10 Tips To Take Control of Your Time – How To Avoid Burn Out
June 21st marked this year’s summer solstice, the longest day of the year in the Northern Hemisphere. It’s an event celebrated by people throughout the ages, from the creation of Stonehenge to the construction of the Sphinx and pyramids over 5,000 years ago.
With the prospect of 12 hours of glorious daylight, we have a deep-rooted instinct to squeeze every last drop of productivity out of those early dawns, long days, late sunsets and short nights. For farmers and others who work with nature, their job demands it. But for many of us in today’s modern workforce, it simply isn’t sustainable to work that way.
I am a morning person and I love the lighter summer months. Yesterday was a day like any other. I jumped out of bed at the first tweet (of the old-school bird kind), eager to crack on and ‘get stuff done’. I walked into my home office with a clear sense of what I wanted to accomplish. I sat down, turned on my laptop, and checked my email…
Three hours later, after fighting several fires, I could hardly remember what I had set out to achieve. I’d let myself get ambushed. I was not taking control of my time. And I should know better.
It’s easy to work more hours, whilst not being as productive as we should be. Ever heard of the term ‘busy fool’? Working longer and harder is not the answer if you want to keep your sanity. It’s time to focus on the right priorities.
If you’re like me and the idea of 12 hours of daylight makes you cram your diary full to breaking point, stop and think. Will you realistically get it all done? Is it sustainable in the long-term? Acknowledging this can be tremendously empowering. Once we admit that we aren’t going to get it all done, we’re in a much better position to make choices about what we are going to do. Instead of letting things fall through the cracks, we can intentionally push the unimportant things aside and focus our energy on the things that matter most.
Here are 10 tips to take control of your time that really work:
Recognise that everything that happens to you is your responsibility. The buck stops with you! Set aside time to plan and really think about where you are spending your time. Are you focused on the right things?
Watch this great video (Based on a Stephen Covey video)
Say goodbye to the “To-Do List.”
Whether you use Outlook, a dedicated task manager, or scrap paper, the idea is the same: you list in priority order the items you want to get done. Simple. Until you have more items that you can physically get done… Enter the “Not-To-Do List.” The idea is to list all the activities you are intentionally going to stop doing for the sake of greater productivity.Remember that it’s impossible to get everything done. Also remember that odds are good that 20% of your thoughts, conversations and activities produce 80% of your results.
Focus on what you can influence,
stuff that is in your control. Stephen Covey’s ‘Circle of Influence’ is a powerful and simple tool to help you think about where you spend your energy. Focusing on the things in our circle of concern (the things we worry about), is not the way to go!
Do it, delegate it or dump it. Be decisive. Don’t sit there wondering where to start. Get started. Don’t just do what you find easy and in your comfort zone. Do what’s effective. Do what’s needed. Complete most important tasks first. This is the golden rule. Each day identify the two or three tasks that are the most crucial to complete and do those first. Check out David McRaney’s great video on why we procrastinate.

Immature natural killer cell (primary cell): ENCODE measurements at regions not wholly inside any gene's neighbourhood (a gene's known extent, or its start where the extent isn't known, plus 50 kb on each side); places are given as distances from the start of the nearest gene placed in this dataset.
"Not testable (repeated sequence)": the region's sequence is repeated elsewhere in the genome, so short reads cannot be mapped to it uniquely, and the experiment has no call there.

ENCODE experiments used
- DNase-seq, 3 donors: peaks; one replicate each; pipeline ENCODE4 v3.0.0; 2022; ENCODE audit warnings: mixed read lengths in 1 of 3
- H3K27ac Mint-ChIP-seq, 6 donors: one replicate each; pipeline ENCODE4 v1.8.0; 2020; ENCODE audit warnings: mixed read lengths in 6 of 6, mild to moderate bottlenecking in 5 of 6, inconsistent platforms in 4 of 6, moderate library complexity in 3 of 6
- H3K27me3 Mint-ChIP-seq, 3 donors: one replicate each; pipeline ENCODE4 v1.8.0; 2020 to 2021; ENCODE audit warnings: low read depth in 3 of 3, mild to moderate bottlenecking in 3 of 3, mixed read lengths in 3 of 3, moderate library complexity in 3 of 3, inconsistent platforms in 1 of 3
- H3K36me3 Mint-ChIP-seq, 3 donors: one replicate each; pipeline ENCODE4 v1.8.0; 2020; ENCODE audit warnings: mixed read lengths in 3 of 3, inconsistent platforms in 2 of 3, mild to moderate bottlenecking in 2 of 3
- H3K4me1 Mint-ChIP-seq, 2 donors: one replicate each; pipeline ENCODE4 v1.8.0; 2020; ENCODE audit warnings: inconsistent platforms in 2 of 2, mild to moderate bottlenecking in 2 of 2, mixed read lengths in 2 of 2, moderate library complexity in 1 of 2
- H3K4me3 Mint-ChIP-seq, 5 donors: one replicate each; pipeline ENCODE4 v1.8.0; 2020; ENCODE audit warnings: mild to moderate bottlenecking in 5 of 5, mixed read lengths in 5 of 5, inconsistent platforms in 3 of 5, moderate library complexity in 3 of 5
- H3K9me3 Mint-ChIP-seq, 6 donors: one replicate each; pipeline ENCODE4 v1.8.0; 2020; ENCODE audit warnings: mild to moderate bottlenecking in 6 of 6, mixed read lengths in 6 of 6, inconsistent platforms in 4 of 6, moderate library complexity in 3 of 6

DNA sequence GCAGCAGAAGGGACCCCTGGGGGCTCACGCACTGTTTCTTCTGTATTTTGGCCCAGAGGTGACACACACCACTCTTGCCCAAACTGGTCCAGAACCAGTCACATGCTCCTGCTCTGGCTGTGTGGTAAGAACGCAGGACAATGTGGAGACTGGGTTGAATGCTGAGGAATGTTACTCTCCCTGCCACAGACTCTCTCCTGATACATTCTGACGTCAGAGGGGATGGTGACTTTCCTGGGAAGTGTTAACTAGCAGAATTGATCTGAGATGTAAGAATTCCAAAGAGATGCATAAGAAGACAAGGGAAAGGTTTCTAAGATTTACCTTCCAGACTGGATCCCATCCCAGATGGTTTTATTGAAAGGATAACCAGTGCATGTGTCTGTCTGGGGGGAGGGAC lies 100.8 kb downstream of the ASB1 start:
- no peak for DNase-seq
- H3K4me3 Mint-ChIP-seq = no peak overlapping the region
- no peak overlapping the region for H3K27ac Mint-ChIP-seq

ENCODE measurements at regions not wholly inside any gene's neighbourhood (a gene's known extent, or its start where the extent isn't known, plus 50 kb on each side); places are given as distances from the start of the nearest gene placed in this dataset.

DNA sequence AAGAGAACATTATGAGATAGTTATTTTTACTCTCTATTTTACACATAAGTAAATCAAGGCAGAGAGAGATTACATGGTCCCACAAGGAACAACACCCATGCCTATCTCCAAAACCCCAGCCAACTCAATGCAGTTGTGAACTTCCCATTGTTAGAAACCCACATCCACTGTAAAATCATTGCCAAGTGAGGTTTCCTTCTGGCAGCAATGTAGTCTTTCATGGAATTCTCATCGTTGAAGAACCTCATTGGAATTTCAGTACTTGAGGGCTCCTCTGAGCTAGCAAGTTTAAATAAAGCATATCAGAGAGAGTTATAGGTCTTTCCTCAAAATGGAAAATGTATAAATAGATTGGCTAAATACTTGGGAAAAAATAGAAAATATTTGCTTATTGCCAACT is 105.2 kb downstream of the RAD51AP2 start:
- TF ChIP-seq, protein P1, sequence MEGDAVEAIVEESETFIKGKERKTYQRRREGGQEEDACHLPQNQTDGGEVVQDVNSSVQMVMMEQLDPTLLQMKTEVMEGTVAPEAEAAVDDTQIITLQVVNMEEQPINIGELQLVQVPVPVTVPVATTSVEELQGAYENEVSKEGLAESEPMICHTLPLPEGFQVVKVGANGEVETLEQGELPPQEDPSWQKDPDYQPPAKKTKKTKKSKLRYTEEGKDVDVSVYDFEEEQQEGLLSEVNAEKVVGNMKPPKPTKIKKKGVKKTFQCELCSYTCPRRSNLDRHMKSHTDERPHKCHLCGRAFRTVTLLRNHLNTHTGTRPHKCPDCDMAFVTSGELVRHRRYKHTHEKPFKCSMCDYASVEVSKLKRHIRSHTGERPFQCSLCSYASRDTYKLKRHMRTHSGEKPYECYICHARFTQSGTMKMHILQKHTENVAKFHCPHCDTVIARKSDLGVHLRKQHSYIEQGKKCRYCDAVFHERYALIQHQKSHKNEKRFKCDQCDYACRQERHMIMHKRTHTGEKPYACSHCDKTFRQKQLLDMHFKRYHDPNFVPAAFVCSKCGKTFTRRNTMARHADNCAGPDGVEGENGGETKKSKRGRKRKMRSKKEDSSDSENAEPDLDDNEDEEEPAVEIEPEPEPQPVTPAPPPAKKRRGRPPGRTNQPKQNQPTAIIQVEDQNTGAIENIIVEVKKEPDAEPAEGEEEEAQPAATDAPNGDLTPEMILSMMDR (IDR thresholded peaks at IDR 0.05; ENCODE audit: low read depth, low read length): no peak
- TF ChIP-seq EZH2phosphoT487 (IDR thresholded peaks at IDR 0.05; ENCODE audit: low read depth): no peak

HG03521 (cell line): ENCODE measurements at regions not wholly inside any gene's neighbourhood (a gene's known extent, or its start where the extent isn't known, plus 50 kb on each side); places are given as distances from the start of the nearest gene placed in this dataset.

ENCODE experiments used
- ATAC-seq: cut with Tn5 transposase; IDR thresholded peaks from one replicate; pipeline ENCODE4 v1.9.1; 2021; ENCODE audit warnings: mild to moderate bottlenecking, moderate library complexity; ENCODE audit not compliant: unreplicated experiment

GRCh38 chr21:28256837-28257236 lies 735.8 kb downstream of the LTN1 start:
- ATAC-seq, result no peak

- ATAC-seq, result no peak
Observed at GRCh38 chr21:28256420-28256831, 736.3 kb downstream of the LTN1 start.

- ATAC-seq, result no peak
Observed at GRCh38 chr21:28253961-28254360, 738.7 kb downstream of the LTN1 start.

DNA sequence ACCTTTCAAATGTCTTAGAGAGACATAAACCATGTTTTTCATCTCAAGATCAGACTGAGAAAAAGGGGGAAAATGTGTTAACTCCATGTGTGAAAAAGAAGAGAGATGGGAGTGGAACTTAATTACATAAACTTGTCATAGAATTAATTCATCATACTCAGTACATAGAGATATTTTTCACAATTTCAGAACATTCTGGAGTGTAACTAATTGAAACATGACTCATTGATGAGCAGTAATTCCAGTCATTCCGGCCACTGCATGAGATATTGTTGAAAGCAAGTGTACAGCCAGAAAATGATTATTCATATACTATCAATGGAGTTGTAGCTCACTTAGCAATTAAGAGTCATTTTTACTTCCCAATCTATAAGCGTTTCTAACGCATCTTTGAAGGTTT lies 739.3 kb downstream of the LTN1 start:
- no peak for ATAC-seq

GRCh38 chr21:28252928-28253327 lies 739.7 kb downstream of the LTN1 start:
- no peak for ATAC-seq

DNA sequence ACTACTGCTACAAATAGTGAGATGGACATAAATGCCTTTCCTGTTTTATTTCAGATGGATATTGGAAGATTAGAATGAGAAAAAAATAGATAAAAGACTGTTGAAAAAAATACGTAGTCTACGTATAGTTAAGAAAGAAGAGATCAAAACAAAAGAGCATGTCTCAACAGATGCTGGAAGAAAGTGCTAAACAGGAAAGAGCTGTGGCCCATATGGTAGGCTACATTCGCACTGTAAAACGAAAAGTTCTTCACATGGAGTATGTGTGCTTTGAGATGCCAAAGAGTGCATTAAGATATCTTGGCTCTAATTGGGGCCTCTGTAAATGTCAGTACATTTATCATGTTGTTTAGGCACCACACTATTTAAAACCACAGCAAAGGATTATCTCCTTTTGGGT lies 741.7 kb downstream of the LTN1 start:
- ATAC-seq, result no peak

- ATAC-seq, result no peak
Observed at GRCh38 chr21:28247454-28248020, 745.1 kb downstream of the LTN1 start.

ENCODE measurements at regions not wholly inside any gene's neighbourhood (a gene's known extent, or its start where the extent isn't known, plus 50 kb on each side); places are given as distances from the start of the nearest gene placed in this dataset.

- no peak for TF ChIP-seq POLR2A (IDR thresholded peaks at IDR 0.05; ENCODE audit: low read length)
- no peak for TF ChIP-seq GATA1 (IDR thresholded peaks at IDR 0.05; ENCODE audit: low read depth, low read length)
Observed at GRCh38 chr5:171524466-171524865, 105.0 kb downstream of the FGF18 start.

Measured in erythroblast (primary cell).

Book in breathing space
Make sure that you factor in time to deal with interruptions. The phone will ring, unexpected emails will arrive. If you try to book in appointment after appointment, with no breathing space, you will always fall behind.Decide on the importance of the interruption and be prepared to tell the intruder to come back at a better time – or go to them! On a daily basis, evaluate the importance of every urgent interruption. Only change your plan if the urgent activity is also more important.
This one was tough for me, but it has made a big difference. Learn to say NO – not ‘I’ll consider it’ or ‘Come back to me, next week’. Be prepared to say ‘no’ to things that impinge on your time and are not important.
Plan and execute
“Plans are nothing, planning is everything,” Eisenhower said. It is the act of thinking and planning which is more important than the actual plan. Build time into your diary every week to spend at least a couple of hours to think and plan. Making plans is relatively easy: the hard part is the execution of the plan.
Break your habits
We have 60,000 thoughts a day, 90% are the same as yesterday. It easy to fall into habit and sleepwalk through the day. Small changes can make a big difference. Just because meetings normally start at 10 am and last for 60 minutes in the conference room it doesn’t mean that’s the right formula. Try different durations, locations and times depending on the urgency and desired outcome.
Be ruthless with meetings.
Always set an agenda and a finishing time. Don’t let them drag on or allow participants to go off on tangents. The average office worker spends around 16 hours in meetings each week, but a 1/4 of this time is usually wasted. Use a meeting structure, such as PPCR. See my blog which explains PPCR in greater detail: https://www.linkedin.com/pulse/how-run-great-meeting-sean-spurgin
Leave buffer time in-between.
Don’t pack everything close together and schedule in tea-breaks if you need to. Great ideas can come from having a cup of tea!Have a 5-10-minute buffer time in between each task. This helps you wrap up the previous task and start off on the next one.
So, like our ancestors before us, be sure to celebrate those magical longer hours of the summer solstice. But don’t cram the longest day with more work – you’ll just burn yourself out.